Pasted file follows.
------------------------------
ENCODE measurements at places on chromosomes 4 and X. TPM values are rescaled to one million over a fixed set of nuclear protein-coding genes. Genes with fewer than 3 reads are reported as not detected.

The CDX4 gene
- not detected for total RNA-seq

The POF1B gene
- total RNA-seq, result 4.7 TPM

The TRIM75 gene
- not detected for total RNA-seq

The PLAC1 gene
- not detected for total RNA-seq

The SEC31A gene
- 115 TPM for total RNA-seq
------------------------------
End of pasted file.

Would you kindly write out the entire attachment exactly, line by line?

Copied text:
ENCODE measurements at places on chromosomes 4 and X. TPM values are rescaled to one million over a fixed set of nuclear protein-coding genes. Genes with fewer than 3 reads are reported as not detected.

The CDX4 gene
- not detected for total RNA-seq

The POF1B gene
- total RNA-seq, result 4.7 TPM

The TRIM75 gene
- not detected for total RNA-seq

The PLAC1 gene
- not detected for total RNA-seq

The SEC31A gene
- 115 TPM for total RNA-seq